Contrary to propositional acts, Husserl identifies nominal meanings which are given by the example of ascribing Napoleon to being a Frenchman, because Napoleon’s intentional content designates a sub-propositional connotation that is expressed by ‘Napoleon’ as a name (Stanford Encyclopedia of Philosophy, 2003). Consequently, both propositional meanings and propositional acts represent Husserl’s ‘pure logic’ foundation. Conclusively, logic explores the distinction between sense and nonsense, and identifies the senses that pure grammar presents as either logically consistent or the vice versa (Stanford Encyclopedia of Philosophy, 2003). However, it is important to acknowledge the fact that the functioning as intentional content occurs independently of meanings and propositions, whereby propositions only exist in the abstract form.


However, a question arises as to the manner in which abstract objects can become contents of intentionality. Husserl responds to this inquiry by considering propositions as well as meanings, as ideal species, which some particular features (like dependent parts from intentional acts), can instantiate (Stanford Encyclopedia of Philosophy, 2003) . . In which case, species designate ‘ideal matters’ (Stanford Encyclopedia of Philosophy, 2003). , and Husserl calls them "moments of matter” (Husserl, Logic). Moreover, the so-called species are better expounded through a ‘phenomenological description’ which is an analysis that is based on reflections, and that utilizes both the intuitive fulfilment modes and the linguistic expressions. It can also acknowledge conflicts, which are connected with corresponding experiences (Stanford Encyclopedia of Philosophy, 2003).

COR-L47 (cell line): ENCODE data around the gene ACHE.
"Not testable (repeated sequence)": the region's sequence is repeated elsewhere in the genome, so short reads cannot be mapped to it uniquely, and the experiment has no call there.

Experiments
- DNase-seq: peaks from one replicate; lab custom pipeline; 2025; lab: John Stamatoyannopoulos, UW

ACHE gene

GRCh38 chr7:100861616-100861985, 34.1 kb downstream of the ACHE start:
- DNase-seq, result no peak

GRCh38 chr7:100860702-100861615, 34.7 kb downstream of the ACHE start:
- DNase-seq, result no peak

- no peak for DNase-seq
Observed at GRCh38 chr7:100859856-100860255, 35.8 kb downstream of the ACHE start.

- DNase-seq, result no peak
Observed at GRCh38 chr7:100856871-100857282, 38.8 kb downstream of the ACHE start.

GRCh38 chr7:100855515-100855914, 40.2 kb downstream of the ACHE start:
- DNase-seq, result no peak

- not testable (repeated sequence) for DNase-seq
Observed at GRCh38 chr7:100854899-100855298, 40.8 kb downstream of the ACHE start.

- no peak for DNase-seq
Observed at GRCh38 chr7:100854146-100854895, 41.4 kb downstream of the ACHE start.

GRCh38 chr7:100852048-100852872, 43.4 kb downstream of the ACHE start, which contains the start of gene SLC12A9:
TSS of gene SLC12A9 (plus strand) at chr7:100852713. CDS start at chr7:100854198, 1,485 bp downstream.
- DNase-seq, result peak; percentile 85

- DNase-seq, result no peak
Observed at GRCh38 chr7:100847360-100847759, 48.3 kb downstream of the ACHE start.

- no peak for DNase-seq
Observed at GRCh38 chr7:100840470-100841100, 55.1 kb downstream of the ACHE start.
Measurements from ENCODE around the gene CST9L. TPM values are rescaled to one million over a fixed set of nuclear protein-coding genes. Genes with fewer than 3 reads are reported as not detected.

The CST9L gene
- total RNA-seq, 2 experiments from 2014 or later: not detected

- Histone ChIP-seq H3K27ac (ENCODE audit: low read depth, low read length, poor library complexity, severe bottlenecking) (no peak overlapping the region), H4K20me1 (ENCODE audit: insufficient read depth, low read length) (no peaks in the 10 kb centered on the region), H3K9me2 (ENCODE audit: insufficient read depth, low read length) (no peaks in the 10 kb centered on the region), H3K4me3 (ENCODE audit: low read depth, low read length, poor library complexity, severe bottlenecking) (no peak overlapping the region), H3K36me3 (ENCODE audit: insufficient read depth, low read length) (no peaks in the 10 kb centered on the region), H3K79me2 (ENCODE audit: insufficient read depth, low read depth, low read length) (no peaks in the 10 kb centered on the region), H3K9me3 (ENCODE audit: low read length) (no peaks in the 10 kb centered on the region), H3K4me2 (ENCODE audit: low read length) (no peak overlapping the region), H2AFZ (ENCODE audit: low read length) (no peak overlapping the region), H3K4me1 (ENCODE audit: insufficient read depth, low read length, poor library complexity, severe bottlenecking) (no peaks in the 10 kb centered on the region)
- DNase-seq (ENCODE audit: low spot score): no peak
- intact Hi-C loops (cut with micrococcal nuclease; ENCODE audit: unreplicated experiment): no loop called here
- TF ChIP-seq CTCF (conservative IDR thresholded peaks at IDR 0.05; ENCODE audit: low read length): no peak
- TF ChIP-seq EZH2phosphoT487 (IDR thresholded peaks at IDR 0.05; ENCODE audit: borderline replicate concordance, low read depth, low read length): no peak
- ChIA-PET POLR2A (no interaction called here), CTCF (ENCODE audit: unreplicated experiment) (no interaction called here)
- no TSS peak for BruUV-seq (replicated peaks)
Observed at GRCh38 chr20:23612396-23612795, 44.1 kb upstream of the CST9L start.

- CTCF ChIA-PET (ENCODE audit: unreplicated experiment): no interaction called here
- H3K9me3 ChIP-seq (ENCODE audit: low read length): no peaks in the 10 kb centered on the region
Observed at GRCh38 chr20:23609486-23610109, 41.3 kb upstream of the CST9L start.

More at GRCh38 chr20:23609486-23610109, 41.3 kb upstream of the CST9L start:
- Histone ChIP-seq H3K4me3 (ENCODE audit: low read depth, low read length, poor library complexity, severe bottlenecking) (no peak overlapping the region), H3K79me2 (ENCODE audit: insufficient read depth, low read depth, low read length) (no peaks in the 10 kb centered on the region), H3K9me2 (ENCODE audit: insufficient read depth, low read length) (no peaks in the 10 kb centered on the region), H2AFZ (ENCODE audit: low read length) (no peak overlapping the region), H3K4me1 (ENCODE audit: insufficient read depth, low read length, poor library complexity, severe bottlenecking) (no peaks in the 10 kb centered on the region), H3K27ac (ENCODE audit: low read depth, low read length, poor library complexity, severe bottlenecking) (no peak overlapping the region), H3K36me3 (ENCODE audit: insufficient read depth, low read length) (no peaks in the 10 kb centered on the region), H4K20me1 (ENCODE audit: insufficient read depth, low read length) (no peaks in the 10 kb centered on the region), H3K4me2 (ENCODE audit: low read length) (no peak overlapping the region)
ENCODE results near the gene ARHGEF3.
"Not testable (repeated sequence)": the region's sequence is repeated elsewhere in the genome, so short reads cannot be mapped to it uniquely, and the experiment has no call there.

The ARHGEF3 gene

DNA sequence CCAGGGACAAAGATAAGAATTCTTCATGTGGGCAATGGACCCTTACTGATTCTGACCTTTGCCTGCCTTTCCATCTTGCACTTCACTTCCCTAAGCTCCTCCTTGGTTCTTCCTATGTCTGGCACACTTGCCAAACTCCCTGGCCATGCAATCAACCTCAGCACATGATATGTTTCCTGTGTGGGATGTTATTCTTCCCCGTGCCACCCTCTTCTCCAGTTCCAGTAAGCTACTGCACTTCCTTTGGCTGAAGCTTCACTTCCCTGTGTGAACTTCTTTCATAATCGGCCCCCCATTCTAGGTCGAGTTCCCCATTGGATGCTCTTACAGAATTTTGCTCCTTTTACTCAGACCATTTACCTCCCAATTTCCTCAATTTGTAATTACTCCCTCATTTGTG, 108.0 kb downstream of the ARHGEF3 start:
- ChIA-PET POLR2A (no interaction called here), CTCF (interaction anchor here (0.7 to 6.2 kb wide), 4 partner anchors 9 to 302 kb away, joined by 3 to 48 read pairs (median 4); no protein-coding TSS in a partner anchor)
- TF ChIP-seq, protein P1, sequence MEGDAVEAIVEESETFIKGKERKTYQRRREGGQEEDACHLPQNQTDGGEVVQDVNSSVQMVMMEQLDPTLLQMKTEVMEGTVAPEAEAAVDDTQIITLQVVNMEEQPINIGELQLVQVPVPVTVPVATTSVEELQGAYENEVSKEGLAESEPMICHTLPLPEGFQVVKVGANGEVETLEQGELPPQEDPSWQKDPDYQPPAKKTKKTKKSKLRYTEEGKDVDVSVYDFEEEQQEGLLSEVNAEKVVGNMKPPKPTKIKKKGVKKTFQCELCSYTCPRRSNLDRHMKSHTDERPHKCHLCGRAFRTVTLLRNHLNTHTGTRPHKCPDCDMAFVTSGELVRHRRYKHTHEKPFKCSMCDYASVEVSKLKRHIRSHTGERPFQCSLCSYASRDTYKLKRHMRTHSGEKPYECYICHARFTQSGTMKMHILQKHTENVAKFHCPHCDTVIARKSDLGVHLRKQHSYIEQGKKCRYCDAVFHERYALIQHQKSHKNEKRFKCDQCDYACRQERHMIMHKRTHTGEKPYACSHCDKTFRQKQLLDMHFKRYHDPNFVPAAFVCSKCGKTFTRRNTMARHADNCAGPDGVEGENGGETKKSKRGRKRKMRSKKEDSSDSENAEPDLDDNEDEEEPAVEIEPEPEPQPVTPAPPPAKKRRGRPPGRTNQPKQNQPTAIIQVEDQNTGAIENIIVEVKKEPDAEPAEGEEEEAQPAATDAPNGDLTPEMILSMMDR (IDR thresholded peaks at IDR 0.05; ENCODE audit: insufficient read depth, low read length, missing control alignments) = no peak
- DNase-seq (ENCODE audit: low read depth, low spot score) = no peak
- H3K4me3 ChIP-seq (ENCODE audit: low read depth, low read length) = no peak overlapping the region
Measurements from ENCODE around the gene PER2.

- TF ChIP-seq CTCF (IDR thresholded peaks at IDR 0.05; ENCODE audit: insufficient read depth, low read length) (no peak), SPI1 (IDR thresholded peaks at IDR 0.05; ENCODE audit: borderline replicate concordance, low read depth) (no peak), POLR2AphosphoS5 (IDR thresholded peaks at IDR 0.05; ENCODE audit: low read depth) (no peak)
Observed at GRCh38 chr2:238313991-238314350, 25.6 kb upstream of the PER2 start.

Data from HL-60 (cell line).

Richard Rorty and Pragmatic Approach

Rorty (2009) came with a unique and contentious form of pragmatism that exhibited both negative and positive affiliation. Moreover, the negative affiliation involves the analysis of the nature of modern philosophy, whereas the positive affiliation relates to the image of the intellectual culture, which Rorty (2009) wanted to foster. Rorty (2009) aimed at synthesizing practical naturalism and historicism, which were presented by Hegel, Darwin, and Dewey. Rorty asserts that in order to ascertain a knowledge theory, one must call to mind the Kantian philosophy. Therefore, he asserts that "This is equivalent to saying that if we do not have the distinction between what is ‘given’ and what is ‘added by the mind’” (Rorty, 2009).

 

Analysis of Interpretivism

Interpretivism is very important in public administration because it relates to legal matters, which are very critical to the welfare being of the members of society. Interpretivism concerns the essence of law, which acknowledges that the duties and rights of law are ascertained by "a scheme of principle that provides the best justification of certain political practices of a community” (Stanford Encyclopedia of Philosophy, 2003). Therefore, the so-mentioned scheme should be applied in the interpretation process, but it has to be sensitive to facts about the practices of people, to the principles or values that are served by the practices (Stanford Encyclopedia of Philosophy, 2003).